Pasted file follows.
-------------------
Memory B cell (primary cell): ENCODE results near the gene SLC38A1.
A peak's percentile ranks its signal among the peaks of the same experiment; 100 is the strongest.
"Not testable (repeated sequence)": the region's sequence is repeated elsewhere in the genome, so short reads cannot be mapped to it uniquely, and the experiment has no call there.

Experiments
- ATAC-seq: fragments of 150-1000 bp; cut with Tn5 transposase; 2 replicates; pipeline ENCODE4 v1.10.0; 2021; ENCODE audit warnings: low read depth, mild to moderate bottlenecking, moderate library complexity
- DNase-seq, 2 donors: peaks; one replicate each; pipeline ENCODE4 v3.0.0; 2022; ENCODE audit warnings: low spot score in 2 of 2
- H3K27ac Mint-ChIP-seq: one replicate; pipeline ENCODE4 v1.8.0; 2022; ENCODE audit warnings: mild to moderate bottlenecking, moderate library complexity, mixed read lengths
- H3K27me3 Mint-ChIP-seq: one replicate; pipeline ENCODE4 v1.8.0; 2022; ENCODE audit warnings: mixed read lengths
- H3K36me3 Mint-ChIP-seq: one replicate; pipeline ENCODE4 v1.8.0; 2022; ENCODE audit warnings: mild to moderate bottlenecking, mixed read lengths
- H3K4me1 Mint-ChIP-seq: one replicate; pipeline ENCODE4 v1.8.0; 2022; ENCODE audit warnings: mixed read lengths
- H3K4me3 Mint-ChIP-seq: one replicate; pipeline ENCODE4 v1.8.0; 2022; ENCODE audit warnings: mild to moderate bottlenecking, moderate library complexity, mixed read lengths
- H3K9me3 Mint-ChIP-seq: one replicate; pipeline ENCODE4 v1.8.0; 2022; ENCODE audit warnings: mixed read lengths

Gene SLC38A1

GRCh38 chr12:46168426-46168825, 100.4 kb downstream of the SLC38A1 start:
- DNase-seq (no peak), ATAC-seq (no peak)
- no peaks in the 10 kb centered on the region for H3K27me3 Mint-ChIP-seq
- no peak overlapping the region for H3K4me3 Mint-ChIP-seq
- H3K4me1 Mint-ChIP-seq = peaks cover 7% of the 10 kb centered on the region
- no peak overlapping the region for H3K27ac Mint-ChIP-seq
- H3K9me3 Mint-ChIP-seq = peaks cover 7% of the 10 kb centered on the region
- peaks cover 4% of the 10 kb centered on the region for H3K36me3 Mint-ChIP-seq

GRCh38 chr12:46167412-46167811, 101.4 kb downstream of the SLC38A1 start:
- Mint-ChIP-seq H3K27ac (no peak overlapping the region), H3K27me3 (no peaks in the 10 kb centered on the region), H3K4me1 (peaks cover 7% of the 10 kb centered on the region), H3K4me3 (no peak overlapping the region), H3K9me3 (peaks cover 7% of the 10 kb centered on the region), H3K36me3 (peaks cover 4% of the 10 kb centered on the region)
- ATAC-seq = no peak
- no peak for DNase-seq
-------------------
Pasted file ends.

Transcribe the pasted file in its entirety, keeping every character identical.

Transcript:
Memory B cell (primary cell): ENCODE results near the gene SLC38A1.
A peak's percentile ranks its signal among the peaks of the same experiment; 100 is the strongest.
"Not testable (repeated sequence)": the region's sequence is repeated elsewhere in the genome, so short reads cannot be mapped to it uniquely, and the experiment has no call there.

Experiments
- ATAC-seq: fragments of 150-1000 bp; cut with Tn5 transposase; 2 replicates; pipeline ENCODE4 v1.10.0; 2021; ENCODE audit warnings: low read depth, mild to moderate bottlenecking, moderate library complexity
- DNase-seq, 2 donors: peaks; one replicate each; pipeline ENCODE4 v3.0.0; 2022; ENCODE audit warnings: low spot score in 2 of 2
- H3K27ac Mint-ChIP-seq: one replicate; pipeline ENCODE4 v1.8.0; 2022; ENCODE audit warnings: mild to moderate bottlenecking, moderate library complexity, mixed read lengths
- H3K27me3 Mint-ChIP-seq: one replicate; pipeline ENCODE4 v1.8.0; 2022; ENCODE audit warnings: mixed read lengths
- H3K36me3 Mint-ChIP-seq: one replicate; pipeline ENCODE4 v1.8.0; 2022; ENCODE audit warnings: mild to moderate bottlenecking, mixed read lengths
- H3K4me1 Mint-ChIP-seq: one replicate; pipeline ENCODE4 v1.8.0; 2022; ENCODE audit warnings: mixed read lengths
- H3K4me3 Mint-ChIP-seq: one replicate; pipeline ENCODE4 v1.8.0; 2022; ENCODE audit warnings: mild to moderate bottlenecking, moderate library complexity, mixed read lengths
- H3K9me3 Mint-ChIP-seq: one replicate; pipeline ENCODE4 v1.8.0; 2022; ENCODE audit warnings: mixed read lengths

Gene SLC38A1

GRCh38 chr12:46168426-46168825, 100.4 kb downstream of the SLC38A1 start:
- DNase-seq (no peak), ATAC-seq (no peak)
- no peaks in the 10 kb centered on the region for H3K27me3 Mint-ChIP-seq
- no peak overlapping the region for H3K4me3 Mint-ChIP-seq
- H3K4me1 Mint-ChIP-seq = peaks cover 7% of the 10 kb centered on the region
- no peak overlapping the region for H3K27ac Mint-ChIP-seq
- H3K9me3 Mint-ChIP-seq = peaks cover 7% of the 10 kb centered on the region
- peaks cover 4% of the 10 kb centered on the region for H3K36me3 Mint-ChIP-seq

GRCh38 chr12:46167412-46167811, 101.4 kb downstream of the SLC38A1 start:
- Mint-ChIP-seq H3K27ac (no peak overlapping the region), H3K27me3 (no peaks in the 10 kb centered on the region), H3K4me1 (peaks cover 7% of the 10 kb centered on the region), H3K4me3 (no peak overlapping the region), H3K9me3 (peaks cover 7% of the 10 kb centered on the region), H3K36me3 (peaks cover 4% of the 10 kb centered on the region)
- ATAC-seq = no peak
- no peak for DNase-seq